But for me it's been like a slow-growing plant. Reading it planted seeds, which I've been astonished to see flower into multiple conversations with multiple people about big ideas. I find myself thinking and talking about this book more than maybe any other I've read this year.


未知生焉知死 Anvil Amy wrote: "Anyone know if there is a significance to Yeong-hye's eyes being "single-lidded?" It was mentioned several times and contrasted with her double-lidded sister and it just seemed such a strange detai..."

As a South Korean reader, I bet most of Korean readers would agree to you (myself included). It is indeed a strange detail to focus on.


message 11: by [deleted user] (new)

Dianne wrote: "I think some people perceive double lidded to be more attractive. Just one more area that those criticizing yeong-hye chose to focus on."

I had never heard of single or double-lidded eyes before, so I did a Google search. It seems to be a common aesthetic issue among Asian women, and many people have cosmetic surgery to get a crease put in their eyelids.


message 12: by [deleted user] (last edited Aug 20, 2016 08:57PM) (new)

For me, this was a 2-star (just okay) book. I opted out of reading it when it was newly published because of the mixed reviews. When it made the alt. ToB, I decided to listen to the Audible version. That might have been a mistake. The narrator's reading style was mostly monotone, which seemed to match with the unemotional text, but left me feeling disconnected from the characters. I found Yeong-hye's descent into mental illness interesting, but not sympathetic. Her sister was the more compelling character, and I wish her story had been the focus of the novel.


message 13: by Amy (new) - rated it 4 stars

Amy (asawatzky) | 1739 comments Tina wrote: "For me, this was a 2-star (just okay) book. I opted out of reading it when it was newly published because of the mixed reviews. When it made the alt. ToB, I decided to listen to the Audible version..."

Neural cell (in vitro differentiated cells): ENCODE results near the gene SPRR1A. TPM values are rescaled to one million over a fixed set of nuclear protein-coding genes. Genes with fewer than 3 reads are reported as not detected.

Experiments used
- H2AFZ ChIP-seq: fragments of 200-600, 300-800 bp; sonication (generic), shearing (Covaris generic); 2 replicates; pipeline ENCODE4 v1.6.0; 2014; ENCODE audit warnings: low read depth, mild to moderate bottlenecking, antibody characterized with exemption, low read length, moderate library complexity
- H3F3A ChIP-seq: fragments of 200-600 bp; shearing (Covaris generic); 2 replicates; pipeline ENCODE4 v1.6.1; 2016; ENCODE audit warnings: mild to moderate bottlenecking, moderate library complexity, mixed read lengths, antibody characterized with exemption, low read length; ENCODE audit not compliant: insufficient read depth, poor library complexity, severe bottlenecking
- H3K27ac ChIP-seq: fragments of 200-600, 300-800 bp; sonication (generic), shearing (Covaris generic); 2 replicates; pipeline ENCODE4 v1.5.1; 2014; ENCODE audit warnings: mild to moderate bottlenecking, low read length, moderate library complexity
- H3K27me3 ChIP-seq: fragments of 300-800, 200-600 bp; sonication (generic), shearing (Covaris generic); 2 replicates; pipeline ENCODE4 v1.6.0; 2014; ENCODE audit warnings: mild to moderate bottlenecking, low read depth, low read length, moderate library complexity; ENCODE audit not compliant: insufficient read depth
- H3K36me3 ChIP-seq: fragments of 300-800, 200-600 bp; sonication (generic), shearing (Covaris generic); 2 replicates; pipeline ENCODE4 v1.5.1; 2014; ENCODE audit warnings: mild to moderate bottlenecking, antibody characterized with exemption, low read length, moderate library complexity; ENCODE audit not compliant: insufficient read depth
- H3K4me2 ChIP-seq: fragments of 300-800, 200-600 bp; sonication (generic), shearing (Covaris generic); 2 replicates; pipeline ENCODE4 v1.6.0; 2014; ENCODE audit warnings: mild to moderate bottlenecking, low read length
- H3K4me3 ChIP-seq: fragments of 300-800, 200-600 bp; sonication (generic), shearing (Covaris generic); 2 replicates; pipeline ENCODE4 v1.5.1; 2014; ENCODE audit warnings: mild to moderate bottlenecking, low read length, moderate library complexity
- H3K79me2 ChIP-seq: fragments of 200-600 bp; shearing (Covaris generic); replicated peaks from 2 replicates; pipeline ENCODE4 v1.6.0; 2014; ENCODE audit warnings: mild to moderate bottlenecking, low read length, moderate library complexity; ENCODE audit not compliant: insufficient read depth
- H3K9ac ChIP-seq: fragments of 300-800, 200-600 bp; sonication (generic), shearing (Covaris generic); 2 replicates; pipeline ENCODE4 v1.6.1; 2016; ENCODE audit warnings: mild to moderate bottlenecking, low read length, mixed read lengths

yes, this is a good-for-conversation TOB book as it seems to be polarizing people ... I'm either seeing 2-stars or 4-stars (a few 5-stars) but very little in the middle.


Caroline   | 150 comments I'm on the side of being very impressed with this, but I can see why people wouldn't be. I am definitely still getting my mind around it.

Curious if anyone knows whether the two men's habit of referring to their wives not-by-name (Narrator 1 says 'my wife,' constantly; Narrator even more oddly refers to his wife in dialogue as [son's name's] mother, is meant to express their alienation, or if it would seem more conventional in Korean.


message 15: by 未知生焉知死 (last edited Aug 22, 2016 03:20AM) (new) - rated it 4 stars

未知生焉知死 Anvil Caroline wrote: "I'm on the side of being very impressed with this, but I can see why people wouldn't be. I am definitely still getting my mind around it.

Curious if anyone knows whether the two men's habit of ref..."


It's a cultural thing (by the way, I'm South Korean).

Neither husband nor wife refers to his/her spouse by name in South Korea. So when a husband speaks to his wife, he usually say "darling", or "son or daughter's name" and vice versa. If you read the text carefully, you will notice that In-hye does not refer to her husband by his name either.

In fact, if your spouse call you by your name in Korea, the first idea that would come to your mind: "Huh? Does he/she get angry at me for some reason, and is he/she going to pick a quarrel now? ". It would be understood as an expression of being rudeness, aggressiveness, discontent and/or complaint.

And even when you refer to your spouse to the third person (i.e., your friend, your parent etc...), in Korea you are not supposed to refer to him/her by name (instead, my husband or my wife should be used). If you do that, you are being rude and disrespectful toward your spouse in Korean culture.

Your name is more heavy-weighted in Korea than in the West (probably more than you can imagine) and it is something which should be treated carefully and respectfully.


Caroline   | 150 comments Thank you, Moot! That is so interesting.


message 17: by 未知生焉知死 (last edited Aug 22, 2016 09:17AM) (new) - rated it 4 stars

未知生焉知死 Anvil Caroline wrote: "Thank you, Moot! That is so interesting."

Glad to hear that it is interesting to you.

Just in case that you may have a chance to talk to a Korean or a Japanese (yes, almost everything I wrote in my previous comment applies equally well to Japanese culture, though not sure about Chinese).

Don't be afraid of calling by name when you speak with them in English. They all know very well that the cultural difference concerning to call by name between the West and their cultures, and they will NEVER feel offended or misunderstand you. (especially more so provided that they speak English more or less). You can safely forget all the cultural difference things mentioned in my previous comment and they will be just fine to adjust their attitude and cultural expectations when they speak to a westerner in English, in the spirit of "when in Rome, do as the Romans".